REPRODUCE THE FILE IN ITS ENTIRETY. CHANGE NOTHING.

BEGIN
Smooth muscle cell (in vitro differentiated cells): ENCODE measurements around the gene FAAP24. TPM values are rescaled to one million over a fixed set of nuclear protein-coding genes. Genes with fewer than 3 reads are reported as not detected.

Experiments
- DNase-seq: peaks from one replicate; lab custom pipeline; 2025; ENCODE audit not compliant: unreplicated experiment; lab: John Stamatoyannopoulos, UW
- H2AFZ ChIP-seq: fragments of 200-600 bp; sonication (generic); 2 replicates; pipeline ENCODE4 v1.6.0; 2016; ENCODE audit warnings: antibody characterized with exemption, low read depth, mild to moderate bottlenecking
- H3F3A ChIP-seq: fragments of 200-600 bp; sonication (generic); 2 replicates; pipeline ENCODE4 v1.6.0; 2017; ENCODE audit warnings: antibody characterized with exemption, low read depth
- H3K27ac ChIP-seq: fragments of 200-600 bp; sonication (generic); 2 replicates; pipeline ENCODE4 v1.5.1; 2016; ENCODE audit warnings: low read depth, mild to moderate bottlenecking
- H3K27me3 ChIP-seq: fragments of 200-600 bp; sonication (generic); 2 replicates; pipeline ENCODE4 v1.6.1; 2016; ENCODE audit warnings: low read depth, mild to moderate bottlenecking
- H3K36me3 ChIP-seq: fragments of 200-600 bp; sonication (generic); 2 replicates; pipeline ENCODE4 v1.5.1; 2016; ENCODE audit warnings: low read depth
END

Smooth muscle cell (in vitro differentiated cells): ENCODE measurements around the gene FAAP24. TPM values are rescaled to one million over a fixed set of nuclear protein-coding genes. Genes with fewer than 3 reads are reported as not detected.

Experiments
- DNase-seq: peaks from one replicate; lab custom pipeline; 2025; ENCODE audit not compliant: unreplicated experiment; lab: John Stamatoyannopoulos, UW
- H2AFZ ChIP-seq: fragments of 200-600 bp; sonication (generic); 2 replicates; pipeline ENCODE4 v1.6.0; 2016; ENCODE audit warnings: antibody characterized with exemption, low read depth, mild to moderate bottlenecking
- H3F3A ChIP-seq: fragments of 200-600 bp; sonication (generic); 2 replicates; pipeline ENCODE4 v1.6.0; 2017; ENCODE audit warnings: antibody characterized with exemption, low read depth
- H3K27ac ChIP-seq: fragments of 200-600 bp; sonication (generic); 2 replicates; pipeline ENCODE4 v1.5.1; 2016; ENCODE audit warnings: low read depth, mild to moderate bottlenecking
- H3K27me3 ChIP-seq: fragments of 200-600 bp; sonication (generic); 2 replicates; pipeline ENCODE4 v1.6.1; 2016; ENCODE audit warnings: low read depth, mild to moderate bottlenecking
- H3K36me3 ChIP-seq: fragments of 200-600 bp; sonication (generic); 2 replicates; pipeline ENCODE4 v1.5.1; 2016; ENCODE audit warnings: low read depth